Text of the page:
Being at the table when governments prepare decisions in relation to how they approach the Green Climate Fund (GCF) domestically is important for civil society to play a meaningful role as dialogue partner. As part of a multi-country project advancing civil society readiness to the GCF with a particular focus on Africa, civil society organisations in Ghana have been actively engaging in the national debates on the GCF.

In 2017, the SDG13 platform demanded from Government that CSOs be granted observer rights in the country’s cross-ministerial Technical Advisory Committee. Eventually, Government acceded to our demands – and more. But why did we succeed?

 

Green Climate Fund Readiness and Preparatory Support Programme – a Factsheet for Civil Society

Developing countries that are vulnerable to the effects of climate change and/or plan activities to reduce CO₂ emissions can access resources from the Green Climate Fund (GCF). The Fund has established the Readiness and Preparatory Support Programme which is meant to promote country ownership. Since its operationalization in 2014, the Programme has been providing early support activities to enhance ownership and enable access to the GCF resources.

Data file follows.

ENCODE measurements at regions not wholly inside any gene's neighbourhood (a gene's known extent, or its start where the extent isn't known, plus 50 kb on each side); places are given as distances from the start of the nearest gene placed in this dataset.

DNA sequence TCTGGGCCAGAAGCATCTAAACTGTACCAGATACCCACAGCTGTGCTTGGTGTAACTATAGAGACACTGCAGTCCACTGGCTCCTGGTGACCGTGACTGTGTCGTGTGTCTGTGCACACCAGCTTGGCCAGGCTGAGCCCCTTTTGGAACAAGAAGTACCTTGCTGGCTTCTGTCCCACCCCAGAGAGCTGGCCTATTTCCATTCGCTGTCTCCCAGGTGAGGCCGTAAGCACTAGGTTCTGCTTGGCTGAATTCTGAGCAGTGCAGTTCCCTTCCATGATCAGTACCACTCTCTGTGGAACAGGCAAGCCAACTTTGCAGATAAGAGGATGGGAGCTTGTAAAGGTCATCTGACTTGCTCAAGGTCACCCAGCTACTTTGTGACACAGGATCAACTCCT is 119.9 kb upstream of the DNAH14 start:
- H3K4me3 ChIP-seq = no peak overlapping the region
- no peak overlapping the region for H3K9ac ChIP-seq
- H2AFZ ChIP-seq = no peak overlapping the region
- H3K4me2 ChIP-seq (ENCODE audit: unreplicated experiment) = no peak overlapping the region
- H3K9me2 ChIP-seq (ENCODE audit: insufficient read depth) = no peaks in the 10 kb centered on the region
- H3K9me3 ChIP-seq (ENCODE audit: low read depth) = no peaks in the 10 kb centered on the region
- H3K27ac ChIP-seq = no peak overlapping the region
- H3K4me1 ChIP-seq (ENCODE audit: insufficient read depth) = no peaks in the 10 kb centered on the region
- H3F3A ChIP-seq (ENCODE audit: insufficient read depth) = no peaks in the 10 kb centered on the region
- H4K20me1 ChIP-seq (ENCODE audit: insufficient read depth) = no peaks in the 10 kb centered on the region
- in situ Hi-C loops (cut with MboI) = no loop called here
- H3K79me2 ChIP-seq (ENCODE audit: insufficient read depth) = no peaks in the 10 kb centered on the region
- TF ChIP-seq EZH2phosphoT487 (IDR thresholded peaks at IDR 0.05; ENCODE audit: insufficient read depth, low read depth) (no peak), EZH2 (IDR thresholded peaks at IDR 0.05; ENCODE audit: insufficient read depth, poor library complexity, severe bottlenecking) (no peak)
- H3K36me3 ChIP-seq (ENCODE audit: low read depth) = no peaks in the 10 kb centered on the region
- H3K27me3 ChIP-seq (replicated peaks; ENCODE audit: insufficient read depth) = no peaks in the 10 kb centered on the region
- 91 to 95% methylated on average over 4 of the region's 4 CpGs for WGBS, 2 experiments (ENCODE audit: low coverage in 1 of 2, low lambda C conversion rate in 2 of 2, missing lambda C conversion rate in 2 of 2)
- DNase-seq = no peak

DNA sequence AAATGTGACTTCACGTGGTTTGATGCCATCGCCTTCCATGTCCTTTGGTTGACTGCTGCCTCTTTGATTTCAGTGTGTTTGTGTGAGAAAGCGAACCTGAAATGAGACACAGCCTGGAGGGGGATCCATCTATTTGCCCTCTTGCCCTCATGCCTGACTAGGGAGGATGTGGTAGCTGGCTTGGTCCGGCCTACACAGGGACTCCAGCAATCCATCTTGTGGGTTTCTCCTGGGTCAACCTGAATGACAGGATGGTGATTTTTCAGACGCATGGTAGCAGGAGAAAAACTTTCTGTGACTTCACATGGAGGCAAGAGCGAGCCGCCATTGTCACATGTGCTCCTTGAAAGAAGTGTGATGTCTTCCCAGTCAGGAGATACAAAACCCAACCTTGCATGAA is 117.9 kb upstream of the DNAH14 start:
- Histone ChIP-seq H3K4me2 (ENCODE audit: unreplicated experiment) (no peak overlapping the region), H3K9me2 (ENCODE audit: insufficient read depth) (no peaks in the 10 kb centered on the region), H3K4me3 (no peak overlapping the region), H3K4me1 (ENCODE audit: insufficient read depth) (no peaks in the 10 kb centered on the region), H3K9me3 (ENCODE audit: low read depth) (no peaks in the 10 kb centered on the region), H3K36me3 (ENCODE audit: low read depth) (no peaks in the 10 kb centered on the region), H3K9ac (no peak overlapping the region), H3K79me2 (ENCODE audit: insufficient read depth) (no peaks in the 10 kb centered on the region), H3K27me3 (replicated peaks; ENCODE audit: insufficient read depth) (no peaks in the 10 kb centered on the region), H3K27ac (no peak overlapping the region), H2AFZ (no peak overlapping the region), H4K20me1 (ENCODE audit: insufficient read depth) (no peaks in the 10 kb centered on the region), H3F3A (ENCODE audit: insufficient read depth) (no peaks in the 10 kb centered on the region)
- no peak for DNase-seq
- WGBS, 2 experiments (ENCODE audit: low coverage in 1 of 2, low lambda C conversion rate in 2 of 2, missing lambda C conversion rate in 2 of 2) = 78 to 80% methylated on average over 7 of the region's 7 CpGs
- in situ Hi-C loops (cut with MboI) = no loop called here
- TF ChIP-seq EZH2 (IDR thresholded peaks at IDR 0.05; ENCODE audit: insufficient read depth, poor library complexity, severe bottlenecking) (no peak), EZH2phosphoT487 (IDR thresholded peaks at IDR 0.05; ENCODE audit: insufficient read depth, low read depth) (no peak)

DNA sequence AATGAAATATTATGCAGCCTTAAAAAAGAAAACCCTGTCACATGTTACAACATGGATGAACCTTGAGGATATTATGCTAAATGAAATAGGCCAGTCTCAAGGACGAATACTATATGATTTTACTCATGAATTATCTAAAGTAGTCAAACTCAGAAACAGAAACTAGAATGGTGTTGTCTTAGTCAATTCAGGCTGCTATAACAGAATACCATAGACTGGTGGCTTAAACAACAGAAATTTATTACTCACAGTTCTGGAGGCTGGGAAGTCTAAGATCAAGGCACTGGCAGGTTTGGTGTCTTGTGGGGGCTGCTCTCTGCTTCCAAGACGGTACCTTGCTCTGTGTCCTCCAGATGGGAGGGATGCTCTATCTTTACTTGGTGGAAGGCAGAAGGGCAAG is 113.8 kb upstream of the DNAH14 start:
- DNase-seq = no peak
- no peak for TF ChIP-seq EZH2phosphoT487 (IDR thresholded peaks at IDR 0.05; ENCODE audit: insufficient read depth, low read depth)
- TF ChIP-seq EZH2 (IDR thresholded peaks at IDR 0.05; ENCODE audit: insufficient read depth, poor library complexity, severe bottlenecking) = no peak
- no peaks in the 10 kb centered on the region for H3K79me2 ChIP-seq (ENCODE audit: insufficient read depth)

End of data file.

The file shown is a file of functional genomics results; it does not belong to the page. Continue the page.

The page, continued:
This factsheet is made for civil society and aims to enhance their understanding of the GCF’s Readiness and Preparatory Support Programme. It provides a clear explanation of which activities are supported, how much funding is available and how to access these resources in order to strengthen countries’ engagement with the Fund as well as maximize the impacts of funded projects or programmes locally.

The factsheet is published under the project “Civil Society Organizations readiness to the Green Climate Fund – focus Africa” jointly implemented by Germanwatch and CARE International with support from a consortium of African networks and civil society organizations. The project aims to support broader African civil society engagement in the critical early implementation phase of the GCF. Objectives include developing readiness materials which facilitate CSOs understanding and engagement; supporting CSOs engagement with the Fund in key African countries (with a focus on Ghana, Kenya, Morocco, Malawi and Senegal), and sharing experiences at regional and global scales for expanded CSOs engagement in Africa and beyond.